This is an interesting point offered by Sanneh that I hadn't thought of. It gives me even more reasons why I should hate Jibbs' song. In a time when hip hop music is taking many steps backwards, it is the work of "one hit wonders" that continues to bury such a storied artform. Next thing you know, all of Mother Goose's rhymes will be turned into videos that we see on TRL or 106 & Park. Jibbs has opened the door and its only a matter of time before other rappers that are trying to get on try their hand at a nursery school rhyme that they probably never sang when they were a child.

5 comments:

Khab said...

Not to mention it also sample the ice cream truck music. I mean what else grabs little kids attention other than the ice cream truck riding down the neighborhood.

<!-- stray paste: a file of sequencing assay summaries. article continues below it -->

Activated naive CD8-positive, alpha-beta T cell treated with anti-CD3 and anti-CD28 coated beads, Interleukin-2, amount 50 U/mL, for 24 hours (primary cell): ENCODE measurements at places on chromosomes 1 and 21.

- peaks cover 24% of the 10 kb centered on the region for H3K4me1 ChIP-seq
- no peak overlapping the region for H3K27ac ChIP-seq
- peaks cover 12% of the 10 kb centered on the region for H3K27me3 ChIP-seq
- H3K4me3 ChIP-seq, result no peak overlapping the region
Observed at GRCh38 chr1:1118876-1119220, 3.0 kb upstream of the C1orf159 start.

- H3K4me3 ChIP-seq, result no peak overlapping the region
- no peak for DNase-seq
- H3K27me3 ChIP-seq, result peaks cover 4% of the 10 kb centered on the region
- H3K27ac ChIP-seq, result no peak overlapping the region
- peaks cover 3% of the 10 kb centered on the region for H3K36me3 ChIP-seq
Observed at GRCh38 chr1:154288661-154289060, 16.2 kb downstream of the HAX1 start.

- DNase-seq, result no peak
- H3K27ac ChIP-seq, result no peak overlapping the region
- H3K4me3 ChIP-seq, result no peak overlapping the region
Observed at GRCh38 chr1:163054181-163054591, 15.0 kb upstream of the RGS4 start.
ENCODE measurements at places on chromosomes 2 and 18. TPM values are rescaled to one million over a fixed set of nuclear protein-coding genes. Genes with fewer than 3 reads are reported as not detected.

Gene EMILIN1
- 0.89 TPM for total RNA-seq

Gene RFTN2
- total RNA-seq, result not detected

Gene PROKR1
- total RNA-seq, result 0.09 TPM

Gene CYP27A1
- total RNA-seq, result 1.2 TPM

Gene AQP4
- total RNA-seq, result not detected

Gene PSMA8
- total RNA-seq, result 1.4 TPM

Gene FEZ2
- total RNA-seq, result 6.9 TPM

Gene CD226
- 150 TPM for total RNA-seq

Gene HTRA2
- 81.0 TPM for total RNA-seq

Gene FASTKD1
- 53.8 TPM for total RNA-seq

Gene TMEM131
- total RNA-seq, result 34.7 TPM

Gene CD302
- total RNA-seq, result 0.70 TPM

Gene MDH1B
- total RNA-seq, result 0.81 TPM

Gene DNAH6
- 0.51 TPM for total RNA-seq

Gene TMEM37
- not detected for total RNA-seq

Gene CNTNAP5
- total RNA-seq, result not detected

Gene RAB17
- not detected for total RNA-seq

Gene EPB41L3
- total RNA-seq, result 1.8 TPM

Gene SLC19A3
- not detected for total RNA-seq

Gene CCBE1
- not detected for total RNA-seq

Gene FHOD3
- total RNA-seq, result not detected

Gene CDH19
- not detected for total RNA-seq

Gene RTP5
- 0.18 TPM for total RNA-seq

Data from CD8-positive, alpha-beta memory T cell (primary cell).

Anonymous said...

RAK here--

St. Louis rap, if not more rap, has a tradition than Sanneh does not mention (I hate Sanneh's views for a number of reasons. in this case, he's not too off, but he's been absurd in past years. Rob Michelin and I used to have a regular "I Hate Sanneh" email whenever he wrote about hip hop). Nelly ripped a nursery rhyme for country grammar. Think back to Slick Rick's "A Children's Story".

Now, is Jibb's worse because it linked with a ministrel song? probably. do we think jibbs knew it was a blackface song? i'd bet no.

Sanneh has made a mark as a NY Times critic of hip hop who finds nothing up to par. Popular culture has never been up to snuff, and black popular culture has always been sneered upon the most. Sometimes warranted, sometimes not.